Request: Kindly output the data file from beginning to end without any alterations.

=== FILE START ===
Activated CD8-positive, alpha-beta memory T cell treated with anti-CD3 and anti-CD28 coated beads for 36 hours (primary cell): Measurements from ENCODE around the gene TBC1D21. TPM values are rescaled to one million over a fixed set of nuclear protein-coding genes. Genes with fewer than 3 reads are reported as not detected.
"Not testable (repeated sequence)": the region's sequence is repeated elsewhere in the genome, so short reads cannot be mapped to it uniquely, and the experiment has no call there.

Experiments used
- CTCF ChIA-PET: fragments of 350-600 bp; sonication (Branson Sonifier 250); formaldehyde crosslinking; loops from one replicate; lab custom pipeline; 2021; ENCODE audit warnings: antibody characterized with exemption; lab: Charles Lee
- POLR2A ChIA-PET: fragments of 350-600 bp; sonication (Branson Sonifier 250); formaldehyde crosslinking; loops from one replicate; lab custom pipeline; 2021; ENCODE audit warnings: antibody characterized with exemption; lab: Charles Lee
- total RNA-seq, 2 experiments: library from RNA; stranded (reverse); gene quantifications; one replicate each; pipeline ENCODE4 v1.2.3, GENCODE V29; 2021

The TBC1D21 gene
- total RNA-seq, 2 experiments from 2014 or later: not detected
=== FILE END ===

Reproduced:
Activated CD8-positive, alpha-beta memory T cell treated with anti-CD3 and anti-CD28 coated beads for 36 hours (primary cell): Measurements from ENCODE around the gene TBC1D21. TPM values are rescaled to one million over a fixed set of nuclear protein-coding genes. Genes with fewer than 3 reads are reported as not detected.
"Not testable (repeated sequence)": the region's sequence is repeated elsewhere in the genome, so short reads cannot be mapped to it uniquely, and the experiment has no call there.

Experiments used
- CTCF ChIA-PET: fragments of 350-600 bp; sonication (Branson Sonifier 250); formaldehyde crosslinking; loops from one replicate; lab custom pipeline; 2021; ENCODE audit warnings: antibody characterized with exemption; lab: Charles Lee
- POLR2A ChIA-PET: fragments of 350-600 bp; sonication (Branson Sonifier 250); formaldehyde crosslinking; loops from one replicate; lab custom pipeline; 2021; ENCODE audit warnings: antibody characterized with exemption; lab: Charles Lee
- total RNA-seq, 2 experiments: library from RNA; stranded (reverse); gene quantifications; one replicate each; pipeline ENCODE4 v1.2.3, GENCODE V29; 2021

The TBC1D21 gene
- total RNA-seq, 2 experiments from 2014 or later: not detected